Stephen Brown, the grandfather of Chauncey E., was born in Buckley Hill in Colchester, and spent his life on the farm where he was born. He was an extensive farmer and was father to the following children: Russell, the father of Chauncey E. Brown; Chauncey, who removed to Harpersfield, N.Y.; Jerusha, who never married, and lived in New York; Julia, the wife of Roswell Hotchkiss, who lived in New York, and afterward married Miles Hotchkiss.

Russell Brown was born on Buckley Hill, in Colchester, Conn., Jan. 3, 1789, and was married to Wealthy Strong, Oct. 18, 1814. Mrs. Brown was a daughter of Benjamin Strong, and was born May 1, 1790. To this union came the following children: Harriett, born Sept. 24, 1815, who married Aaron Youmans, lived in Columbia, and has a daughter, Mona; Bassett, who died in childhood; Abbette, who died in childhood; Wealthy, born June 26, 1821, who married William Foote, and lived in Colchester; Egbert, born Sept. 12, 1823, married to Jane Elizabeth Wright, who died long since, leaving no living children; Chauncey E., born Oct. 17, 1825, who had two wives, as noted above; Albert, born March 12, 1830, who married Isabelle Little, and after her death, Susan E. Wright, a daughter of Elihu and Laura (Phelps) Wright. She was born Jan. 19, 1829, and has one son, Albert Everett.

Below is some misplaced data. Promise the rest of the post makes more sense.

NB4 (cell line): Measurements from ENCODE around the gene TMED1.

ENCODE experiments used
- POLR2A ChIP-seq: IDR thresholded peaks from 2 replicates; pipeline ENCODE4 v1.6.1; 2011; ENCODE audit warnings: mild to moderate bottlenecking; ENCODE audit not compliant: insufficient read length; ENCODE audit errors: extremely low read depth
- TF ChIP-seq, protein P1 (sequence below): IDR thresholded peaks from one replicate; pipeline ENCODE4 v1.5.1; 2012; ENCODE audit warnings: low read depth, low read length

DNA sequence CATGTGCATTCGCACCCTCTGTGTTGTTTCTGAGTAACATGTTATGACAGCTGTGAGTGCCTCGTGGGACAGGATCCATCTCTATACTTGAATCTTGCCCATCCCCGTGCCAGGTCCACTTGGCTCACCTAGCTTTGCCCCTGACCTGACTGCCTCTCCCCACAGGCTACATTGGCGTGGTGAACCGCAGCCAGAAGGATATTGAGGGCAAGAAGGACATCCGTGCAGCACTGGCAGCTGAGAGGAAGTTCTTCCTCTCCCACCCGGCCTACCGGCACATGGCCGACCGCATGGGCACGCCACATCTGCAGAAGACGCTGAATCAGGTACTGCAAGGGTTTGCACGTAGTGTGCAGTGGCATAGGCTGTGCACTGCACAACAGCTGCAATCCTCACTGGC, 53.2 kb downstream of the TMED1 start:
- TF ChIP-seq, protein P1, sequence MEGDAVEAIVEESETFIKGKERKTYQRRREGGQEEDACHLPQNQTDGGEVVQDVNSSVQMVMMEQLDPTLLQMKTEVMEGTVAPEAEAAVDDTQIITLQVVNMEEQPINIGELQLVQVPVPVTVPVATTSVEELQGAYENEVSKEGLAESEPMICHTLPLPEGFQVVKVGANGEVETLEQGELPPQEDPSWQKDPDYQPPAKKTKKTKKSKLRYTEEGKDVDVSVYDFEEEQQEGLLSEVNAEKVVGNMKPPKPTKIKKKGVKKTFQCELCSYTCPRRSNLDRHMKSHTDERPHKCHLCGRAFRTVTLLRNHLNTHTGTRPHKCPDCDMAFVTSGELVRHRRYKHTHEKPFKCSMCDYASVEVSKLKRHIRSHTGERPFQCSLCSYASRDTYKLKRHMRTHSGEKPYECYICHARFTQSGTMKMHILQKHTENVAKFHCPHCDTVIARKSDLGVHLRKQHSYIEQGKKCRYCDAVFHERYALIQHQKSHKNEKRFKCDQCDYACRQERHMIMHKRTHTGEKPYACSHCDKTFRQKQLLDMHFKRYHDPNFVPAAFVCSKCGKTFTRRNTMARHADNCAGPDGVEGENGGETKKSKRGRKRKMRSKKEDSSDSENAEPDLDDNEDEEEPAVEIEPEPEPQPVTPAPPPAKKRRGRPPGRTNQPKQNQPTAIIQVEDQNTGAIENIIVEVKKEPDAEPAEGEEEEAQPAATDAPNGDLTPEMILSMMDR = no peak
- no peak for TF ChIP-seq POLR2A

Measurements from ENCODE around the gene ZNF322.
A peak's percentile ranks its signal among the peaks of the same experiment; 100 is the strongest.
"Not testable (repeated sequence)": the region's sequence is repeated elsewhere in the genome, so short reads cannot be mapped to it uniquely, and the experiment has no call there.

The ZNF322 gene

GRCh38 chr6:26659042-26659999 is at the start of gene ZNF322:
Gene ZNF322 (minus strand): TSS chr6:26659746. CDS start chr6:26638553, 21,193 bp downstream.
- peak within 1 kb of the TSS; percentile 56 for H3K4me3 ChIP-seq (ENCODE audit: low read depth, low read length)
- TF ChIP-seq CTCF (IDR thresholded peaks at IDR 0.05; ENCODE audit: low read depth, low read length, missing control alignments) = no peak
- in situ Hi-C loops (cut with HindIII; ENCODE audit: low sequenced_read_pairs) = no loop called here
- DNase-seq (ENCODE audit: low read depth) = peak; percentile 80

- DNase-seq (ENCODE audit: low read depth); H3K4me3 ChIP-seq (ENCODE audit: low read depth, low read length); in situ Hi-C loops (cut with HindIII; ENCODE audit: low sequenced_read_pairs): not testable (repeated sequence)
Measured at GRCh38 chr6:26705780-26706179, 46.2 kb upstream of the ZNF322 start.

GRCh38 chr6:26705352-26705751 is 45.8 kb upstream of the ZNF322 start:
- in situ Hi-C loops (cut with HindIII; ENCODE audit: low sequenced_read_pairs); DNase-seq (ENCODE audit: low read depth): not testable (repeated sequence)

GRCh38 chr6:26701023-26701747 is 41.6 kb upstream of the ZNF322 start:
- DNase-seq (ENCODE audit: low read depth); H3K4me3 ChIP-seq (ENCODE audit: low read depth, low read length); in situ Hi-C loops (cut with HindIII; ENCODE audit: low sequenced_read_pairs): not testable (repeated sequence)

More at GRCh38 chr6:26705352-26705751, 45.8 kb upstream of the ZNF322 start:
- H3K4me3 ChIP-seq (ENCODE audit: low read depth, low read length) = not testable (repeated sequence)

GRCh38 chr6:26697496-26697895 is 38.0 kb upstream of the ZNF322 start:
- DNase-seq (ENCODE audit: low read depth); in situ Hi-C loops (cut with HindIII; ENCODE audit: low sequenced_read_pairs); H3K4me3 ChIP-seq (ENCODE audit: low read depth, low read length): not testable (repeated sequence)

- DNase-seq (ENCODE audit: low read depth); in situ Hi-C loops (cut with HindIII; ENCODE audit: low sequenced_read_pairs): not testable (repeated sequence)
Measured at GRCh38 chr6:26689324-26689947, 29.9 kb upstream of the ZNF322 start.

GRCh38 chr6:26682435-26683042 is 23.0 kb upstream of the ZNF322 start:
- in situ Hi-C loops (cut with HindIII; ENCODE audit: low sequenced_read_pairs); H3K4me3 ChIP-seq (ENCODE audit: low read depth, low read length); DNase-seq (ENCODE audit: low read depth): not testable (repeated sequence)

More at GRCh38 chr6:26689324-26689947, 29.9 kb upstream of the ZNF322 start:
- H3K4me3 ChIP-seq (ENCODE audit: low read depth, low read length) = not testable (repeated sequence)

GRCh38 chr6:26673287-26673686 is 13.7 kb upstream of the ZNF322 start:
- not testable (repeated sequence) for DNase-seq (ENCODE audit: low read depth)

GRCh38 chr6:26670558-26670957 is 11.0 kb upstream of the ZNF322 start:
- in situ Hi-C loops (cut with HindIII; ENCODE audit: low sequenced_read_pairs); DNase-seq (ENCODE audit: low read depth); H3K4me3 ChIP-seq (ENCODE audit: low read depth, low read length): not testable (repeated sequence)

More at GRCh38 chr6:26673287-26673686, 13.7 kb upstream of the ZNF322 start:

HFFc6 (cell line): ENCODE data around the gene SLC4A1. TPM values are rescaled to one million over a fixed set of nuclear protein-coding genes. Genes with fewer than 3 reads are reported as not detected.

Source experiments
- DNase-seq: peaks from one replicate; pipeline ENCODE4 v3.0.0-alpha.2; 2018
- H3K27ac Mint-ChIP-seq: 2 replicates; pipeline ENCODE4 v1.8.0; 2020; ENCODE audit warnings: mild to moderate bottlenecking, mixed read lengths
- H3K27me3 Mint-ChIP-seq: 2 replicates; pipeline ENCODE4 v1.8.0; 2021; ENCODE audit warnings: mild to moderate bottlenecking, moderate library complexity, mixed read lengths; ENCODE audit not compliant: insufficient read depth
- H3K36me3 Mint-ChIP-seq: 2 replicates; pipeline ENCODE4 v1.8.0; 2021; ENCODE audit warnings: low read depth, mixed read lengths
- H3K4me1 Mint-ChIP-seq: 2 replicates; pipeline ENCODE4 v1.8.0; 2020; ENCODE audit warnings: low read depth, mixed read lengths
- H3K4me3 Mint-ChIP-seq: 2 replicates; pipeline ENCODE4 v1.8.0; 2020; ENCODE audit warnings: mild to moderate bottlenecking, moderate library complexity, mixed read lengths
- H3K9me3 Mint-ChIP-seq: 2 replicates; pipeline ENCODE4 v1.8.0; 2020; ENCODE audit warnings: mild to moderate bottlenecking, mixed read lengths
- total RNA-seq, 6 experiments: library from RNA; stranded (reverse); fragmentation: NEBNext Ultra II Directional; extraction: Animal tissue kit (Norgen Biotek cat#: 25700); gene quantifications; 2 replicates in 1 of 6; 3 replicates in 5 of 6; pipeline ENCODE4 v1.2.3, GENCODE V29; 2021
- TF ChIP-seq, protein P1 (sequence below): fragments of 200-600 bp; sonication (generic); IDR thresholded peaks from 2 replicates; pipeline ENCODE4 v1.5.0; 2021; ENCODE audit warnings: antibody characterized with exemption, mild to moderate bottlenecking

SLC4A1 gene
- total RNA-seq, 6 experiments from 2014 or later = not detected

Russell Brown was a carpenter and a joiner, and lived in Hebron the most of his life, where his family was born. In 1854 he moved into Columbia, locating in the west part of the town, and there he died.

Reproduced by:  Linda D. Pingel